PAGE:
Large-scale tourism infrastructure development: the contentious case of the Mayan Train megaproject in Southern Mexico

Tourism in the Yucatán Peninsula has been dominated by the four Ss ‘sun, sand, sea and sex’ from the inception of the Cancún megaresort in the mid-1970s (cf. Chapter 3) until the late 2010s. While beach tourism has spread further along the so-called ‘Riviera Maya’, much fewer tourists have visited the ecological, archaeological and cultural treasures in the interior of the peninsula. Upon his inauguration in late 2018, Mexico’s new left-wing president Andrés Manuel López Obrador set out an ambitious agenda to open up the most remote areas of Yucatan to mass tourism. His signature megaproject, the ‘Mayan Train’ — scheduled for completion in 2023 — consists of a route of more than 1,500 kilometres connecting five of the country’s southern states, namely Chiapas, Tabasco, Campeche, Quintana Roo and Yucatán (Camargo and Vázquez Maguirre, 2020). The planned train track will pass through several protected areas, including the UNESCO-designated Calakmul Biosphere Reserve, with its more than 7,000km" area being the second-largest expanse of tropical forest in the Americas after the Amazon and providing habitats for iconic species such as jaguars, pumas and tapirs (Godoy, 2018; Camargo and Vázquez Maguirre, 2020). Since the Ancient Maya City and the Protected Forests of Calakmul were declared a Mixed World Heritage Site, tourism in the area has increased substantially; between 2012 to 2016, the number of tourists almost doubled (UNESCO, 2018). The ‘Mayan Train’ project is expected to increase tourist numbers exponentially, with a projected 8,000 tourists per day by 2023 (Beatley and Edwards, 2020).

Only a couple of weeks after his swearing-in ceremony, the President — flanked by local politicians, business people and Indigenous community leaders — participated in a Mayan ritual requesting the permission of Pacha Mama (Mother Earth) to build this infrastructure project that is projected to cost upward of USS6.5 billion (Pskowski, 2019). The location of the ritual — the city of Palenque adjacent to an important Mayan archaeological site - was carefully chosen. It is one of 15 stations along the track that are to be developed by a host of private investors. In addressing the participants, the president declared the project “an act of justice, because this region has been the most abandoned” (cited in Pskowski, 2019, n.p.). He claimed that the project would create 80,000 jobs in 2020 and 150,000 in 2021 (Mexico News Daily, 2020a).

The Yucatán Peninsula is predominantly inhabited by Mayans along with several other Indigenous groups, namely the Tseltal, Ch’on, Tsotsil, Zoque and Chontai (Camargo and Vázquez Maguirre, 2020). The planned project has created deep rifts among Indigenous peoples in the area. While many have hopes to be lifted out of poverty with the availability of jobs in the tourism sector and other industries that will benefit from better connectivity, several Indigenous associations are vehemently opposing the project, some calling it ‘an act of war’ (Beatley and Edwards, 2020) and ‘a project of death’ (77ie Yucatan Times, 2019). These groups accuse the Mexican government of infringing upon their Indigenous territories and communal lands (ejidos) and of insufficient consultation and information about the nature of the project. The fiercest opposition to the megaproject comes from the far-left Zapatista Army of National Liberation (Ejército Zapatista de Liberación Nacional — EZLN), whose members have vowed that they are willing to die as “protectors of the earth” in their fight against the megaproject (IWGIA, 2020, p. 442).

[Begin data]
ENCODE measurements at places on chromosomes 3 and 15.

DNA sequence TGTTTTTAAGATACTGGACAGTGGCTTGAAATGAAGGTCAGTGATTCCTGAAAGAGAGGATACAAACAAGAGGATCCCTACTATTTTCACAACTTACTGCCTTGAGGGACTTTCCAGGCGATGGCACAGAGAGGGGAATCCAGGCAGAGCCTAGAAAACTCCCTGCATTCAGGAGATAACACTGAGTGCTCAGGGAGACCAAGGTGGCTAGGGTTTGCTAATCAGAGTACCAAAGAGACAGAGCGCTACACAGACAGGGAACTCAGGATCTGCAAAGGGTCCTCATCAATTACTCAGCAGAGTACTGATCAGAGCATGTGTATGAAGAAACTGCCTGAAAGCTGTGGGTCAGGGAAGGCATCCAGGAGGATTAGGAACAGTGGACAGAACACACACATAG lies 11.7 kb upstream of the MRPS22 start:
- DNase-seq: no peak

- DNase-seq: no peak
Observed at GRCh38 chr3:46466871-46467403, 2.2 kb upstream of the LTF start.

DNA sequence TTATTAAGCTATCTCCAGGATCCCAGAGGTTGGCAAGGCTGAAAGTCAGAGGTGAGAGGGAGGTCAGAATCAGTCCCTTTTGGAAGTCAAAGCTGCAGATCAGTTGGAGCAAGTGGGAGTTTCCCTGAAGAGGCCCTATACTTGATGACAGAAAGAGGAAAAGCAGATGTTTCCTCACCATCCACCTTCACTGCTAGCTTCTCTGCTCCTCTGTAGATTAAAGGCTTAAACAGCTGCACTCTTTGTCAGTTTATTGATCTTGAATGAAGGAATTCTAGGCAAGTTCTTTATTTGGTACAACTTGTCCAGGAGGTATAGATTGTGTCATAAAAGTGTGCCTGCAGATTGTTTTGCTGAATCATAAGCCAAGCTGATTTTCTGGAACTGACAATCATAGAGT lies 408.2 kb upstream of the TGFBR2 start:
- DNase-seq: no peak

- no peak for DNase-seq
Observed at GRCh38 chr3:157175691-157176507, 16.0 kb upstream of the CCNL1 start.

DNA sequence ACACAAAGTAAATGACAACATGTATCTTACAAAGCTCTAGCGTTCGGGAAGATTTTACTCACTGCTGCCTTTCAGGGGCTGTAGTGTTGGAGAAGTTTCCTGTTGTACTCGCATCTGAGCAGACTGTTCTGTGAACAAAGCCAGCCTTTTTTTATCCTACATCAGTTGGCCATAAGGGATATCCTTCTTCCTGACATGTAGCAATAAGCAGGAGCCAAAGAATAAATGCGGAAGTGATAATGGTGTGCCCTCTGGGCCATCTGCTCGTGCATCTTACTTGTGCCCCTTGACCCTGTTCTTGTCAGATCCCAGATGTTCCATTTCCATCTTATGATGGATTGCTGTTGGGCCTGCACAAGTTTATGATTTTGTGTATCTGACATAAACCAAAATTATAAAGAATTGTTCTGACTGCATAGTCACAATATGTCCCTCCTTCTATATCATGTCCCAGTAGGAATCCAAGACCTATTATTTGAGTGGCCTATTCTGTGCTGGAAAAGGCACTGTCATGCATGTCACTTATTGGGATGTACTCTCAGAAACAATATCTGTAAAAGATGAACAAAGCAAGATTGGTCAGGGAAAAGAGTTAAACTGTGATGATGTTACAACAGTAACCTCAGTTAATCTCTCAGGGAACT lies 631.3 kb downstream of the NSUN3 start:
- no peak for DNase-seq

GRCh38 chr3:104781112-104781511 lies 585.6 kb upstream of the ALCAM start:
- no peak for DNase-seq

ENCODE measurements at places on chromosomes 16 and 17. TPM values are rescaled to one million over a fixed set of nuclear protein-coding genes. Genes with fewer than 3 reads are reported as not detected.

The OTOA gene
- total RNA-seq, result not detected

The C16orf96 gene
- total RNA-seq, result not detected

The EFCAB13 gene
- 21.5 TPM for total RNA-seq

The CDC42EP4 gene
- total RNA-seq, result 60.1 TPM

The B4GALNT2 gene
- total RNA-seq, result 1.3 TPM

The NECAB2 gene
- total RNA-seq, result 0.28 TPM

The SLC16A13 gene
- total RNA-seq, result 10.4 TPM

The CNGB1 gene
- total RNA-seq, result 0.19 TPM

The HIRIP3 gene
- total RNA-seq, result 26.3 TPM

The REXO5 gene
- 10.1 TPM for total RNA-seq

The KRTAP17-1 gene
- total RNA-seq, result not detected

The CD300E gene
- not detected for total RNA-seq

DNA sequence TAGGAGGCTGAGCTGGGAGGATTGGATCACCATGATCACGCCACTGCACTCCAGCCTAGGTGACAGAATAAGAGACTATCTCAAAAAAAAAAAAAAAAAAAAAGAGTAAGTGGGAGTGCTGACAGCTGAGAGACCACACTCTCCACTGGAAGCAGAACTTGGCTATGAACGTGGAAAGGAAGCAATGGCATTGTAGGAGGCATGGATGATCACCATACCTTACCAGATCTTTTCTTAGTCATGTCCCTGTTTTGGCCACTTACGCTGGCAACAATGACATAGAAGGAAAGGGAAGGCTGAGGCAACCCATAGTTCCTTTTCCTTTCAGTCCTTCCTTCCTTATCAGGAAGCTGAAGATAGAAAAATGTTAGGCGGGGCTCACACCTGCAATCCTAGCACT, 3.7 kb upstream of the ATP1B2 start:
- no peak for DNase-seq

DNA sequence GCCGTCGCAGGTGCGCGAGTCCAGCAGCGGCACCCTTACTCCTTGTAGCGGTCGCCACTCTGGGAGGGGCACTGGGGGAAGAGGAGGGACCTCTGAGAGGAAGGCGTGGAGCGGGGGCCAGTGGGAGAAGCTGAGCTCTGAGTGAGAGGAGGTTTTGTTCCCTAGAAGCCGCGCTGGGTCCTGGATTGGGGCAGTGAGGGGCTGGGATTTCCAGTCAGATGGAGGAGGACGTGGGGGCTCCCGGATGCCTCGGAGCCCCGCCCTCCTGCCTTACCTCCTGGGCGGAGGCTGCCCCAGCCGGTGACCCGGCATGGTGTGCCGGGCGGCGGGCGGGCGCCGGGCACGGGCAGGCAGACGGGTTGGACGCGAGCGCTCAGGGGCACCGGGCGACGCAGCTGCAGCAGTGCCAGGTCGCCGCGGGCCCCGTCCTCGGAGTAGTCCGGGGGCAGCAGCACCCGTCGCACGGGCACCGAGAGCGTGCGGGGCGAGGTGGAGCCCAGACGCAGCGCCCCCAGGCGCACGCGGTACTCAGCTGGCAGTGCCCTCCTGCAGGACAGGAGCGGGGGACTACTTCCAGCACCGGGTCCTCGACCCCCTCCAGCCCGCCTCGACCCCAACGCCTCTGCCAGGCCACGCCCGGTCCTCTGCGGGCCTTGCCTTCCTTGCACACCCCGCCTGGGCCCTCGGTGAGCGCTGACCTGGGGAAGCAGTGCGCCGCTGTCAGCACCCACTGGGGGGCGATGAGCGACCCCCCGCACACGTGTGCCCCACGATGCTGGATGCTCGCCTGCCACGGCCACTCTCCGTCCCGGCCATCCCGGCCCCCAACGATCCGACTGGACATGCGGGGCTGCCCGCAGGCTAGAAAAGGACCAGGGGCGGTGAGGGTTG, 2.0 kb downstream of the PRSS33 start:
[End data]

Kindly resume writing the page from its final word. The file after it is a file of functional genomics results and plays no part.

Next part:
The Mexican Office of the United Nations High Commissioner for Human Rights attested that the project failed to meet international standards of consulting Indigenous people and seeking their free, prior and informed consent and that information meetings “referred only to the potential benefits of the project and not to the negative impacts it might cause” (UNHCHR Mexico Office, 2019, n.p.). The human rights body noted the very low turnout of voters — with only 2.8 per cent of the local Indigenous populations casting their vote — underrepresentation of women in consultation processes, and the strategic promise of health services and water supply to the region in exchange for support for the project (Beatley and Edwards, 2020). Indeed, the project appears to fall short of meeting many of the legal standards and principles set out in various binding national and international legal frameworks (cf. Box 9.3). No environmental, social and cultural impact evaluation has been conducted for the entirety of the project, and some of the few environmental impact assessments that have been completed for portions of the project have not been made public (Verza, 2020). Greenpeace México, the Mexican Centre for Environmental Law and several university academics allege that biodiversity in protected areas will suffer from severe deforestation and land degradation as a result of the construction and operation of the ‘Maya Train’ (Mexico News Daily, 2020a).